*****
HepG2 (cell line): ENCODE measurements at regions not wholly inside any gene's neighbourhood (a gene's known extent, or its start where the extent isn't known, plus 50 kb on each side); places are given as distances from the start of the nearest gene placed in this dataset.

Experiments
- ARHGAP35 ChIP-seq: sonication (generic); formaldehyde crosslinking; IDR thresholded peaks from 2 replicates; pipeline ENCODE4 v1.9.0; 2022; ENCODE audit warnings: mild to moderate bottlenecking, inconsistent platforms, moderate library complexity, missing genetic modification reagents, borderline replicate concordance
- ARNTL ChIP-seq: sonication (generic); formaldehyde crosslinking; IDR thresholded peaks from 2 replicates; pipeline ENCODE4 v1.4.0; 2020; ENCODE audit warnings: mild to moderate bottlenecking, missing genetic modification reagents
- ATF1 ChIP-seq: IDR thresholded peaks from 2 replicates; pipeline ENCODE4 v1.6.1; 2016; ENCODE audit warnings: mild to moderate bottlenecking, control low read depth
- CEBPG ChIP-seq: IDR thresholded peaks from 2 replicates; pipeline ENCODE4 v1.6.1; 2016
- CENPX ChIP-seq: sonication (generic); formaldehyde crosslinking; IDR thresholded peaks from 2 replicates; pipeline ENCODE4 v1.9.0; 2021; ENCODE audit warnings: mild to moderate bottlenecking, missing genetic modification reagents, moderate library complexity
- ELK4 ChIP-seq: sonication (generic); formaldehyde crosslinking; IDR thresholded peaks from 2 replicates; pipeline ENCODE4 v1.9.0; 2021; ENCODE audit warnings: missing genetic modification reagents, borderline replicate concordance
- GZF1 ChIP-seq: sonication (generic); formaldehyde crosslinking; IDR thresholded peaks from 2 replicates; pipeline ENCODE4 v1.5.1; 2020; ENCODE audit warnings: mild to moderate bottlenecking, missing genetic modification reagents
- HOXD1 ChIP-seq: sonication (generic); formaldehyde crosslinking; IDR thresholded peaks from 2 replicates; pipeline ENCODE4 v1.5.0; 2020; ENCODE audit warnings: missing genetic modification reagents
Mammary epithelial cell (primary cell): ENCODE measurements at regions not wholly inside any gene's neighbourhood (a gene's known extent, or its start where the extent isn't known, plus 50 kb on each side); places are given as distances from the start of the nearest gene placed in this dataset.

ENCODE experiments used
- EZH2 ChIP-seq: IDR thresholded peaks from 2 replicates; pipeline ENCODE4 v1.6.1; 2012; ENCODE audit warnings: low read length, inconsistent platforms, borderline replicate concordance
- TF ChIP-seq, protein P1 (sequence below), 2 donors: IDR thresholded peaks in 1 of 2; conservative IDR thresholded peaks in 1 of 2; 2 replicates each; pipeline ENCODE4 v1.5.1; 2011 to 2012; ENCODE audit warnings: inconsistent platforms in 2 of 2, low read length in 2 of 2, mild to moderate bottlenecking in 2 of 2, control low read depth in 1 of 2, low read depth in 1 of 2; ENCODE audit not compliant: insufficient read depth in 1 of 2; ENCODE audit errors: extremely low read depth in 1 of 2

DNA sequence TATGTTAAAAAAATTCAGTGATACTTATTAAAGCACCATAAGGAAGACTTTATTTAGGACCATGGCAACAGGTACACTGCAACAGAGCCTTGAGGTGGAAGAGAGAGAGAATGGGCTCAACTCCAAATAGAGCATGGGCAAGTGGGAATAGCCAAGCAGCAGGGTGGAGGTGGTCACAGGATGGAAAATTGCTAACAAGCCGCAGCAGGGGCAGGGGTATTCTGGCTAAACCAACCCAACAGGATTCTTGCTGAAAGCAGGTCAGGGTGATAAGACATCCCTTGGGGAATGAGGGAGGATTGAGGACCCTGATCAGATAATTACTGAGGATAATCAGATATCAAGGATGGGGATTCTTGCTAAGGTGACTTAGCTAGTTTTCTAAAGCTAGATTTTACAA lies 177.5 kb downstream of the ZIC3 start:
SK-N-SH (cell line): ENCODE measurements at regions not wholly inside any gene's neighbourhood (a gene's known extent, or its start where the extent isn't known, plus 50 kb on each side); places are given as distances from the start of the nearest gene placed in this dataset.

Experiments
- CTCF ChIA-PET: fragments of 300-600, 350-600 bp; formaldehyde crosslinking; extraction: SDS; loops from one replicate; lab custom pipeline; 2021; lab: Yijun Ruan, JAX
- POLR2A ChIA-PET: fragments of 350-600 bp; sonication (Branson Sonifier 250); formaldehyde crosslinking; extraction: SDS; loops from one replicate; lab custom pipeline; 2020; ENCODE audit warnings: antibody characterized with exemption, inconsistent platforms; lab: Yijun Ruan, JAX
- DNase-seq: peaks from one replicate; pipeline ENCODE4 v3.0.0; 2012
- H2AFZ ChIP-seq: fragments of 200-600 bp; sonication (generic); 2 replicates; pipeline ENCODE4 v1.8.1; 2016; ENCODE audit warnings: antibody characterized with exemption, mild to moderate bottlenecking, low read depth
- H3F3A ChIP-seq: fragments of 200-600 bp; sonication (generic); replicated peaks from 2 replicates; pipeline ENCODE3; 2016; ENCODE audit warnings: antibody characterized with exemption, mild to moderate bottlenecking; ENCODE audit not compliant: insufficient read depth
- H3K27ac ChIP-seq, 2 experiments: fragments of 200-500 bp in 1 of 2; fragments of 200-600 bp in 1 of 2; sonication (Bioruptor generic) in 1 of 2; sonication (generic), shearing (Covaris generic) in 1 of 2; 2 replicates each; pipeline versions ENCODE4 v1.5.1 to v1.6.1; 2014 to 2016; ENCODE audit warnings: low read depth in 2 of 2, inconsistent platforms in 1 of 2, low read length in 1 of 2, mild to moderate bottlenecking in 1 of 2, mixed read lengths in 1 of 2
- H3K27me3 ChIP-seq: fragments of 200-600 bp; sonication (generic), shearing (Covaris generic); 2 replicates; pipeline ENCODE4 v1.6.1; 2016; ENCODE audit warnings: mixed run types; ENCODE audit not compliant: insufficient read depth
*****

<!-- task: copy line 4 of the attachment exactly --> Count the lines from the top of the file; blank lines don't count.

- ARNTL ChIP-seq: sonication (generic); formaldehyde crosslinking; IDR thresholded peaks from 2 replicates; pipeline ENCODE4 v1.4.0; 2020; ENCODE audit warnings: mild to moderate bottlenecking, missing genetic modification reagents